Finally, to frame the piece and give it a fulfilling circularity, this is how she ends her Sydney portrait:

I have been at pains to draw the warts of Sydney in, but on the whole, I have to say, few cities on earth have arrived at so agreeable a fulfillment. Those old Hungarians are right — they are very lucky people, whose fates have washed them up upon this brave and generally decent shore. But just as no man is a hero to his valet, so no city is a paragon to its inhabitants, especially at the end of a hard day in the office, and by 5:30 Kev’s morning euphoria has long worn off. The ferries down there are jammed to the gunwales with commuters. The bridge looks solid with traffic. It is drizzling again. Bugger it, Kev remembers, tonight’s the night for Andrew and Marge — avocados again, you can bet your life, and they’ll probably bring that snotty brat Dominic to crawl around the table. “Night, Mr. Evans.” Night Avrie, silly cow. “Night Kev.” Night Jim, you pot-bellied Ocker. “Just before you go, Kev, heard this one? There’s this New Zealander….”

Jeez this rain is miserable. Get out of the road, you silly sod. Christ, who dreamed up that Opera House? (We all know who paid for it, don’t we.) Avocado and prawns, you can bet your life. What was that woman on about in the elevator? Warm Salad! Shit! Look at that traffic! Look at that madman in the Fairmont! Who’d live in a town like this, I ask you. Warm Salad! We must all be bloody loonies …

“Kev, Kev, is that you? Marge and Andrew are here, dear, and they’ve brought little Dominic with them.”

Another quality I admire tremendously in Morris’ work is the sheer musicality and modulation of her sentences. Consider these lines from the wonderful essay “Chaunrikharka,” about a Sherpa home where she was nursed back to health when she fell sick in Nepal, from “Pleasures of a Tangled Life”:

Outside the house everything steamed. The monsoon was upon us. The rains fell heavily for several hours each day, and the gardens that surrounded Chaunrikharka’s six or seven houses were all lush and vaporous. My room had no window, but the open door looked out upon the Sonam family plot, and from it there came a fragrance so profoundly blended of the fertile and the rotten, the sweet and the bitter, the emanations of riotous growth and the intimations of inevitable decay, that still, if ever my mind wanders to more sententious subjects, I tend to smell the vegetable gardens of Chaunrikharka.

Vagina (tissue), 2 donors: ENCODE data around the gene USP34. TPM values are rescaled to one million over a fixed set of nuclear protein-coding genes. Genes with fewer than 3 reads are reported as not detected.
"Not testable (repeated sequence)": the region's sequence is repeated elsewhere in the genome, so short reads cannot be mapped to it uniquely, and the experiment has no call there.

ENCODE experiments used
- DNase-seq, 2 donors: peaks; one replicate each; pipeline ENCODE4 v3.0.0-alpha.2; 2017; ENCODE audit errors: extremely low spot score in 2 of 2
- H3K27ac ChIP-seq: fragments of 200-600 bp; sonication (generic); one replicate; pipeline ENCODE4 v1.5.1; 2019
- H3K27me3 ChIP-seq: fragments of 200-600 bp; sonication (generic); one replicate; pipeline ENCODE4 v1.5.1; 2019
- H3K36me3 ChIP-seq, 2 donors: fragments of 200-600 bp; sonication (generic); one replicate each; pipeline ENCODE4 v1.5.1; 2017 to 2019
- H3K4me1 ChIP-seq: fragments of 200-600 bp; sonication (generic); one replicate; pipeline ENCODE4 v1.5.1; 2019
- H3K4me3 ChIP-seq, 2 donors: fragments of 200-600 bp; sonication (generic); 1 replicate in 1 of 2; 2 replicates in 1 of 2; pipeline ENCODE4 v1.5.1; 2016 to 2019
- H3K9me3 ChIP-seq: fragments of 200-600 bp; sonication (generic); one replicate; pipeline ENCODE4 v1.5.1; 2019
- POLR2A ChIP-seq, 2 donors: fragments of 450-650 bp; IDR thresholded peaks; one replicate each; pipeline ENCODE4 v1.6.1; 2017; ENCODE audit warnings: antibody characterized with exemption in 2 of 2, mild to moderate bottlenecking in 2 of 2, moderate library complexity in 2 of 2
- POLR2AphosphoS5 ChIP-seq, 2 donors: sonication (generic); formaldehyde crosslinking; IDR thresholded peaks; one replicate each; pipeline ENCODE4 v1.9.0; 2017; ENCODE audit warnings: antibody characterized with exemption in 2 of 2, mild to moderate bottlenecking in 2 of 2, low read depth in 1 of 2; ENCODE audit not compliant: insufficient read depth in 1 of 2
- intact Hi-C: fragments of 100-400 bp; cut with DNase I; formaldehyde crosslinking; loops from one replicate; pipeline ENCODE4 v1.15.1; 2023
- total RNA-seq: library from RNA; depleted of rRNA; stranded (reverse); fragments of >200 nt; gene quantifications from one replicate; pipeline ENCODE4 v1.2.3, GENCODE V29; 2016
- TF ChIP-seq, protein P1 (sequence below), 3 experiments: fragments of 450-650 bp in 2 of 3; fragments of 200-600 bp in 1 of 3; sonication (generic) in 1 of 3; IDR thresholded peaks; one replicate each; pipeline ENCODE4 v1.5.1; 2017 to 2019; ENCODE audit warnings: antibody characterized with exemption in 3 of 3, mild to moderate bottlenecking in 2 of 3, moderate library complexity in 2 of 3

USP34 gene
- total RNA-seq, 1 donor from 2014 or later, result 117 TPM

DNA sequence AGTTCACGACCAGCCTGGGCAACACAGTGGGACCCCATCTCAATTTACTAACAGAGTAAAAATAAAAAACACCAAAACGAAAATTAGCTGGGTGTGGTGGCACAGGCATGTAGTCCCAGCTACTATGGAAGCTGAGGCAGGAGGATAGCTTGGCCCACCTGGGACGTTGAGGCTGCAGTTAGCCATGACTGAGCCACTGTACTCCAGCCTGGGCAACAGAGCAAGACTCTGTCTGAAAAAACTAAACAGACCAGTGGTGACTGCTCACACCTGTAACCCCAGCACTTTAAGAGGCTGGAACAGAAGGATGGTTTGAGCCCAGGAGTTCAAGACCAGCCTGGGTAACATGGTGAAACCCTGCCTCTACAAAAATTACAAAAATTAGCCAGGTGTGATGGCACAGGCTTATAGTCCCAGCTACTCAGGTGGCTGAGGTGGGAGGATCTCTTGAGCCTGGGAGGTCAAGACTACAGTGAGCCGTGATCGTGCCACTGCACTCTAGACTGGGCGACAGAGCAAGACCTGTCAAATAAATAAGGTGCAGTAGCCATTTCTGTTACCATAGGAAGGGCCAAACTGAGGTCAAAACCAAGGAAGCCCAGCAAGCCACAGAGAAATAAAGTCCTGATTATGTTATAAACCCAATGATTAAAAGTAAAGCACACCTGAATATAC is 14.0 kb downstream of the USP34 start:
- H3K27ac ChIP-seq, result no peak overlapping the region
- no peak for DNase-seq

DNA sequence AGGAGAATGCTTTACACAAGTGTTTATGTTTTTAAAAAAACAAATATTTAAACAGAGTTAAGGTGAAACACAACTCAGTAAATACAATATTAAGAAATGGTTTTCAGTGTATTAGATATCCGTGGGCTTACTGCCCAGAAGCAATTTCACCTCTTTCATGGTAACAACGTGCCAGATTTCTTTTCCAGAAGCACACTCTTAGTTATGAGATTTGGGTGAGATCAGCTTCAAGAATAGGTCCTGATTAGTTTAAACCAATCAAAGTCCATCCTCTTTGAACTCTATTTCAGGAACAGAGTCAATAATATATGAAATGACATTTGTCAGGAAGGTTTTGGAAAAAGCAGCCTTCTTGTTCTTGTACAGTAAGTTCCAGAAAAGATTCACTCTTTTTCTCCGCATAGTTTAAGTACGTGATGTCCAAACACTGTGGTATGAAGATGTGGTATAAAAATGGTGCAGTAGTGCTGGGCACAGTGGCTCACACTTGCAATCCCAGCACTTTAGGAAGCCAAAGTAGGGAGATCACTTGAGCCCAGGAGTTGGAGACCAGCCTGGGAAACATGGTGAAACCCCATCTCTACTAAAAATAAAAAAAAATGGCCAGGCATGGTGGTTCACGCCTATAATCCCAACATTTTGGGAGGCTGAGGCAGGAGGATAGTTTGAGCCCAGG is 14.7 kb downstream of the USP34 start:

The taste of the potatoes, too, roasted at the family hearth, seemed to me almost philosophically nourishing, while the comfort of the powerful white liquor, rakshi, with which the Sonams now and then dosed me, and the merry voices of the children, frequently hushed lest they disturb my convalescence, and the kind wondering faces of the neighbors who occasionally looked through the open door, and the clatter of the rain on the roof and the hiss of it in the leaves outside, and the enigmatic smiles of those small golden figures in their half light at the end of the room — all built up in my mind an impression not just of peace and piquancy, but of holiness.

Those last two sentences are doozies — and yet you never lose your place in them. Morris builds them phrase by phrase, detail by detail, until a sturdy sensual/spiritual edifice is complete.

Rereading her works, I remember how much I love her attention to offbeat details, her eye for emblematic characters, her gentle humor and pointed wit, her encyclopedic knowledge of history and art and the ongoing dance of research and apprehension, description and analysis that whirls through her writing.

And, too, I love the way she approaches the world with a genuine sympathy, with an openness of mind and heart that allows her to penetrate past prejudices and preconceptions, to see the soul and spirit of a place.

If there were a Nobel Prize for travel writing, I would nominate her for it. And if she were awarded it, she would no doubt gratefully and gracefully decline — reminding the judges, as she has often reminded me, that there is no such thing as travel writing: There is only writing, and it just happens that she chooses to write about place, and about the experience of being a traveler.

So I will just feel blessed by this serendipity — that Jan Morris brings singular passion and art, intelligence and heart, to the world I love.

Don George is the editor of Salon Travel.